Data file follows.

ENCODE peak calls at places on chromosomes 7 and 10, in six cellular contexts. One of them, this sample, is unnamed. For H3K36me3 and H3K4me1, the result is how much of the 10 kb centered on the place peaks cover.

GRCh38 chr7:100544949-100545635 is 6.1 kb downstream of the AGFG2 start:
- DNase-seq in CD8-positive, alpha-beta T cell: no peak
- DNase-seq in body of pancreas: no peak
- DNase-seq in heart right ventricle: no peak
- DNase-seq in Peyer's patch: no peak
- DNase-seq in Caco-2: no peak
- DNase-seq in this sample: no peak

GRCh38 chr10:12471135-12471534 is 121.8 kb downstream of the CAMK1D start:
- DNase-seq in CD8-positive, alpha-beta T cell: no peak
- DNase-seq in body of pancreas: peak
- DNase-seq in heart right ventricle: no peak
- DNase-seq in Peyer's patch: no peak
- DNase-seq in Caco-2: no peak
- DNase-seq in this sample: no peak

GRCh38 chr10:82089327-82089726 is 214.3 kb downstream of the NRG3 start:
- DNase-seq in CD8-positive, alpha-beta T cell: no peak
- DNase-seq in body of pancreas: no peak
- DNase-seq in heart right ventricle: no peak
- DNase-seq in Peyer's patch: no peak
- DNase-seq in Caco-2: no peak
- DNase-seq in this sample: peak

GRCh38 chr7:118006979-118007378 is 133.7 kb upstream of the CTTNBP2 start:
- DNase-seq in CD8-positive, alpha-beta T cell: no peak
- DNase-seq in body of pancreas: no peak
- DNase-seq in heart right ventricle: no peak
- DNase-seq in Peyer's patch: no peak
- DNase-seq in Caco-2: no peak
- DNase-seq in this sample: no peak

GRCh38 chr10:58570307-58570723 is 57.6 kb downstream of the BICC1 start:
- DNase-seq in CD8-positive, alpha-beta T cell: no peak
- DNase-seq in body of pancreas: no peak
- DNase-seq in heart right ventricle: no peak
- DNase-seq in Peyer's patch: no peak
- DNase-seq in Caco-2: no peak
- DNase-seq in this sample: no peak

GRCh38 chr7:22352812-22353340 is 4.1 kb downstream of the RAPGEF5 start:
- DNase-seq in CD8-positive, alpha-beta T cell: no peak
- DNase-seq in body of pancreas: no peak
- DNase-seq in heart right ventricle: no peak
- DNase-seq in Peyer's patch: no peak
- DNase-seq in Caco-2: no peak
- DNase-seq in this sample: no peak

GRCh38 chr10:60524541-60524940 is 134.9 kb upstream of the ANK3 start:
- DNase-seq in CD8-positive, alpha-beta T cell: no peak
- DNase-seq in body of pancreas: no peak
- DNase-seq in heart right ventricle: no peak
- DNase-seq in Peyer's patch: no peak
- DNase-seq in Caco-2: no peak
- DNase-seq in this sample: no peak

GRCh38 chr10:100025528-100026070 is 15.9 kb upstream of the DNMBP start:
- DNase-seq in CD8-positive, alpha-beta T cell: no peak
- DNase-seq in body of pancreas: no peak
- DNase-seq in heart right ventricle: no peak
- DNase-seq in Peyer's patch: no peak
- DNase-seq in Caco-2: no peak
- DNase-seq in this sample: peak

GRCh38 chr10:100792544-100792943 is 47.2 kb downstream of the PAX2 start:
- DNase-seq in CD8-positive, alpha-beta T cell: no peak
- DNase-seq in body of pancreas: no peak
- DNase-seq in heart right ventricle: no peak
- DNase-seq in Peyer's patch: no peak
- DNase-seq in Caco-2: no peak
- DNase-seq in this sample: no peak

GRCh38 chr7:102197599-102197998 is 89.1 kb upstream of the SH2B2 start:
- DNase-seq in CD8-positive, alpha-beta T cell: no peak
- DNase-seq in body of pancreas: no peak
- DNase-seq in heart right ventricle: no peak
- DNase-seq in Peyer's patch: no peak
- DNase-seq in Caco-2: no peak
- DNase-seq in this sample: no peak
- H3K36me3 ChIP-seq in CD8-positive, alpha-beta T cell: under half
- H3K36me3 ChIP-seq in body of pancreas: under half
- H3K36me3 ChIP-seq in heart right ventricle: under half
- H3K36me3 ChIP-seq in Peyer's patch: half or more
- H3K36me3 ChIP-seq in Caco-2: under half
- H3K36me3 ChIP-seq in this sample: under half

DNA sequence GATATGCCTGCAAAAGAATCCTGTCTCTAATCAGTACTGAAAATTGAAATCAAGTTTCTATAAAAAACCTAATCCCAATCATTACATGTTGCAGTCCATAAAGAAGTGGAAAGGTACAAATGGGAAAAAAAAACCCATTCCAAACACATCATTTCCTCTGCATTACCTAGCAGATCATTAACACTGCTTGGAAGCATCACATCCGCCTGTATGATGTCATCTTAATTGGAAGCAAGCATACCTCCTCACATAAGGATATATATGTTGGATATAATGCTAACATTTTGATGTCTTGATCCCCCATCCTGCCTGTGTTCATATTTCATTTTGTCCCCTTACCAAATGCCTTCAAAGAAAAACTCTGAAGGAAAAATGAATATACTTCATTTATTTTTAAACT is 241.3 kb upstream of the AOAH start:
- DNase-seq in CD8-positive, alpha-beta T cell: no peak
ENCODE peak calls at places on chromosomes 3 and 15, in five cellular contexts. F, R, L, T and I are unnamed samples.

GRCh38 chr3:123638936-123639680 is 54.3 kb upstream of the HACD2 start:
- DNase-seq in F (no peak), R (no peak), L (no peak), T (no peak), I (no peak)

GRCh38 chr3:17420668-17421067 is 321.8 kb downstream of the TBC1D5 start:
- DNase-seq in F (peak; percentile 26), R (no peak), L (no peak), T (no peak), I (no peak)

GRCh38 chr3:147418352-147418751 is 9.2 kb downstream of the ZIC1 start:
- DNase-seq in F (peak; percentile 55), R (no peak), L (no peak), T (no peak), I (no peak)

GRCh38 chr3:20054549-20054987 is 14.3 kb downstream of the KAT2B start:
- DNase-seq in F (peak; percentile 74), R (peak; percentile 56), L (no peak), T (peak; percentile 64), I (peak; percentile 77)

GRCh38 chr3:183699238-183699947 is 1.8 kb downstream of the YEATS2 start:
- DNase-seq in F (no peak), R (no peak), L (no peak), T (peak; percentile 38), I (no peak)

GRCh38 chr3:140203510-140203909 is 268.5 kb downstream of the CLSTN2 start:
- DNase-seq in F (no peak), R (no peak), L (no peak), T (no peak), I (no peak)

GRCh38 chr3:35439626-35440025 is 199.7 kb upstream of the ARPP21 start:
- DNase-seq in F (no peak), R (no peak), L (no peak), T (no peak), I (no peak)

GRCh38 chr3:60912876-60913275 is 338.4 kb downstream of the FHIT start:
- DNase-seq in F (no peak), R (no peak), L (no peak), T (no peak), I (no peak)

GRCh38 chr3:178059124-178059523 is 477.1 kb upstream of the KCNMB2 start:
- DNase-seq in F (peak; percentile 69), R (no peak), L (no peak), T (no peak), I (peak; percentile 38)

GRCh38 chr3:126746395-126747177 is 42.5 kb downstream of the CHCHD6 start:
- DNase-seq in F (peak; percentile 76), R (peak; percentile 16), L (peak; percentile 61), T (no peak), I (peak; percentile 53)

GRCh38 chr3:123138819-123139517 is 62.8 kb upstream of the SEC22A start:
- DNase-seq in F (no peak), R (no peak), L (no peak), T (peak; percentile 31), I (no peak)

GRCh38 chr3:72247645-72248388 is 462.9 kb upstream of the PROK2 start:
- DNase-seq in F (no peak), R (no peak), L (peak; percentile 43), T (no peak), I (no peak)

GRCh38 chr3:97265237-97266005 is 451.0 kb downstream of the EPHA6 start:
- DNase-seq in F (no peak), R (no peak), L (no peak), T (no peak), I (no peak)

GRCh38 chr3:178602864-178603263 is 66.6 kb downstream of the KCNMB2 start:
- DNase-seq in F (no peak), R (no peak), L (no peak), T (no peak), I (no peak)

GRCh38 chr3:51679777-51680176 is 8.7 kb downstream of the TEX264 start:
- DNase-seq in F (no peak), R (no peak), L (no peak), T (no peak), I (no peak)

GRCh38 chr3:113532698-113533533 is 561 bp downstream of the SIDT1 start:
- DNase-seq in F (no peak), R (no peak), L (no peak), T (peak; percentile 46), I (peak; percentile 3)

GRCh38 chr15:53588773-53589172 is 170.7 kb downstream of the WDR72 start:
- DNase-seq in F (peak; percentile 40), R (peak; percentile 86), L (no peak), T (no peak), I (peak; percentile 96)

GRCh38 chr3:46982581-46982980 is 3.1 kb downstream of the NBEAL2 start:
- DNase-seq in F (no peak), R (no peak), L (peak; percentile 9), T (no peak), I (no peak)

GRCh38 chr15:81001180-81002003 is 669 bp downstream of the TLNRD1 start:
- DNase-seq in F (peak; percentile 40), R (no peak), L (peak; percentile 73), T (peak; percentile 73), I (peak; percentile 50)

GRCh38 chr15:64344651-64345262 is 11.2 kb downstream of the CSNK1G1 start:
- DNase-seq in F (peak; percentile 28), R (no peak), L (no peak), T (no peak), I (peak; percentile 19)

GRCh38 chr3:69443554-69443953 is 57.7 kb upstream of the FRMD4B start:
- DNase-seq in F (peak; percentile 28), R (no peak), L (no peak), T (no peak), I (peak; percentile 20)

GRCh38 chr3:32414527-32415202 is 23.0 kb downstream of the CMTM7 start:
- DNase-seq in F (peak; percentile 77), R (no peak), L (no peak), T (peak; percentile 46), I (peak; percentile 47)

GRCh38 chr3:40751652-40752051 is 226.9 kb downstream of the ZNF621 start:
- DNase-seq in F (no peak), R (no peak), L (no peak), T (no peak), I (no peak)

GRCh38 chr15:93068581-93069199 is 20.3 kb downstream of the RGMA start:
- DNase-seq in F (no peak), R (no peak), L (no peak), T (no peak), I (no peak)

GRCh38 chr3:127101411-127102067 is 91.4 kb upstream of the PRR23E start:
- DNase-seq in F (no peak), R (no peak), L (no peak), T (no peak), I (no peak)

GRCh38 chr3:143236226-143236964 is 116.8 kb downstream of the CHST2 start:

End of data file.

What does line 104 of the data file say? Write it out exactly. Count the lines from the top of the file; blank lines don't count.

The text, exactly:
- DNase-seq in F (no peak), R (no peak), L (peak; percentile 43), T (no peak), I (no peak)